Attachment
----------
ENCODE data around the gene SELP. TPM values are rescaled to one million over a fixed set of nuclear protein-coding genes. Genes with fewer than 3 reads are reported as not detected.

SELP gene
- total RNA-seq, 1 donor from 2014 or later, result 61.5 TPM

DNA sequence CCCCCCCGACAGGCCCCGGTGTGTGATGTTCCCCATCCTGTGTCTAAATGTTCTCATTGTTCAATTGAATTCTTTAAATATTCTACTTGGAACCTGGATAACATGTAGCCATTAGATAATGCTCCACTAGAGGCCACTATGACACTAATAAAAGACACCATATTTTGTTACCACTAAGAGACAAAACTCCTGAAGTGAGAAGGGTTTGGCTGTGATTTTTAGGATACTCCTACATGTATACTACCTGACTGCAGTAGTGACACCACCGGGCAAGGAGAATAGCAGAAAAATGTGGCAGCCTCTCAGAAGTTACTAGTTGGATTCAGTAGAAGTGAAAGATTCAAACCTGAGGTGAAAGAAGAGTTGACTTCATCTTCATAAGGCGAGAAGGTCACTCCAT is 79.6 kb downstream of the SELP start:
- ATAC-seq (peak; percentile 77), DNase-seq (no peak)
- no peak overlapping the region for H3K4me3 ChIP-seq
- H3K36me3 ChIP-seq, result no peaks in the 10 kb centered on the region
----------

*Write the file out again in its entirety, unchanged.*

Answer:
ENCODE data around the gene SELP. TPM values are rescaled to one million over a fixed set of nuclear protein-coding genes. Genes with fewer than 3 reads are reported as not detected.

SELP gene
- total RNA-seq, 1 donor from 2014 or later, result 61.5 TPM

DNA sequence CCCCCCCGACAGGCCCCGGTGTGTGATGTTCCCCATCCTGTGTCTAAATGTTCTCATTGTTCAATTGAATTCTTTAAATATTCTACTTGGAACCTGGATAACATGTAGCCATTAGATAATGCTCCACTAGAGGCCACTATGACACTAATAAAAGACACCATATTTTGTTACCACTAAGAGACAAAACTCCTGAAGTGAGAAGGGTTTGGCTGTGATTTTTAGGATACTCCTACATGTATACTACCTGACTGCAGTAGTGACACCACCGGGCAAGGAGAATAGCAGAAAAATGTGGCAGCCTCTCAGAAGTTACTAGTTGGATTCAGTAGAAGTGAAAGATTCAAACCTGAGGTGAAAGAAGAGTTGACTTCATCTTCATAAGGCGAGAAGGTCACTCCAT is 79.6 kb downstream of the SELP start:
- ATAC-seq (peak; percentile 77), DNase-seq (no peak)
- no peak overlapping the region for H3K4me3 ChIP-seq
- H3K36me3 ChIP-seq, result no peaks in the 10 kb centered on the region